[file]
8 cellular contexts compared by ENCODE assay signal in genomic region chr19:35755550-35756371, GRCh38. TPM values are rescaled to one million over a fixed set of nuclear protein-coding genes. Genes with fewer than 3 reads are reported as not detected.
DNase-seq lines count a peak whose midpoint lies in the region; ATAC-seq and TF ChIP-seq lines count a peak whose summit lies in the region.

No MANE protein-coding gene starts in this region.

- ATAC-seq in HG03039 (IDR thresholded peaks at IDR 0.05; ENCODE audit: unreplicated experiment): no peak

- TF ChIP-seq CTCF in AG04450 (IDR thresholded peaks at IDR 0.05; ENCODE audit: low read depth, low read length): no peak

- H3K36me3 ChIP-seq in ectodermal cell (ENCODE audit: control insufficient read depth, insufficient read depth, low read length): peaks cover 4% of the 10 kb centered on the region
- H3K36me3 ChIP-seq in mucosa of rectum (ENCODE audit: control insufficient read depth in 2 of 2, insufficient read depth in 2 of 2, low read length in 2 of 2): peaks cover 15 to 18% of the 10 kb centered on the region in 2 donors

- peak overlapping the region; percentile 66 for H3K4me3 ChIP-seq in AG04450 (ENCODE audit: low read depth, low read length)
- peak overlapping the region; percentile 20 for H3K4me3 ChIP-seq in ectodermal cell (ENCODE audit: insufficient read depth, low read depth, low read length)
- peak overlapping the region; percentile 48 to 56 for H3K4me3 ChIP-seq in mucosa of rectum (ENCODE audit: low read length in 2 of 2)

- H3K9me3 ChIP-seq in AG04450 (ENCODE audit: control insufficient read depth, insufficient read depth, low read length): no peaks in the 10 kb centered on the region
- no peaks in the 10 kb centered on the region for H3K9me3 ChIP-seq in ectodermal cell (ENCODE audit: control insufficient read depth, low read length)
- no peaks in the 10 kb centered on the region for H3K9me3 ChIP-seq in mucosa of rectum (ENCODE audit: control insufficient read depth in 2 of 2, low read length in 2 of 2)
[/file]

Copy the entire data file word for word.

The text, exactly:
8 cellular contexts compared by ENCODE assay signal in genomic region chr19:35755550-35756371, GRCh38. TPM values are rescaled to one million over a fixed set of nuclear protein-coding genes. Genes with fewer than 3 reads are reported as not detected.
DNase-seq lines count a peak whose midpoint lies in the region; ATAC-seq and TF ChIP-seq lines count a peak whose summit lies in the region.

No MANE protein-coding gene starts in this region.

- ATAC-seq in HG03039 (IDR thresholded peaks at IDR 0.05; ENCODE audit: unreplicated experiment): no peak

- TF ChIP-seq CTCF in AG04450 (IDR thresholded peaks at IDR 0.05; ENCODE audit: low read depth, low read length): no peak

- H3K36me3 ChIP-seq in ectodermal cell (ENCODE audit: control insufficient read depth, insufficient read depth, low read length): peaks cover 4% of the 10 kb centered on the region
- H3K36me3 ChIP-seq in mucosa of rectum (ENCODE audit: control insufficient read depth in 2 of 2, insufficient read depth in 2 of 2, low read length in 2 of 2): peaks cover 15 to 18% of the 10 kb centered on the region in 2 donors

- peak overlapping the region; percentile 66 for H3K4me3 ChIP-seq in AG04450 (ENCODE audit: low read depth, low read length)
- peak overlapping the region; percentile 20 for H3K4me3 ChIP-seq in ectodermal cell (ENCODE audit: insufficient read depth, low read depth, low read length)
- peak overlapping the region; percentile 48 to 56 for H3K4me3 ChIP-seq in mucosa of rectum (ENCODE audit: low read length in 2 of 2)

- H3K9me3 ChIP-seq in AG04450 (ENCODE audit: control insufficient read depth, insufficient read depth, low read length): no peaks in the 10 kb centered on the region
- no peaks in the 10 kb centered on the region for H3K9me3 ChIP-seq in ectodermal cell (ENCODE audit: control insufficient read depth, low read length)
- no peaks in the 10 kb centered on the region for H3K9me3 ChIP-seq in mucosa of rectum (ENCODE audit: control insufficient read depth in 2 of 2, low read length in 2 of 2)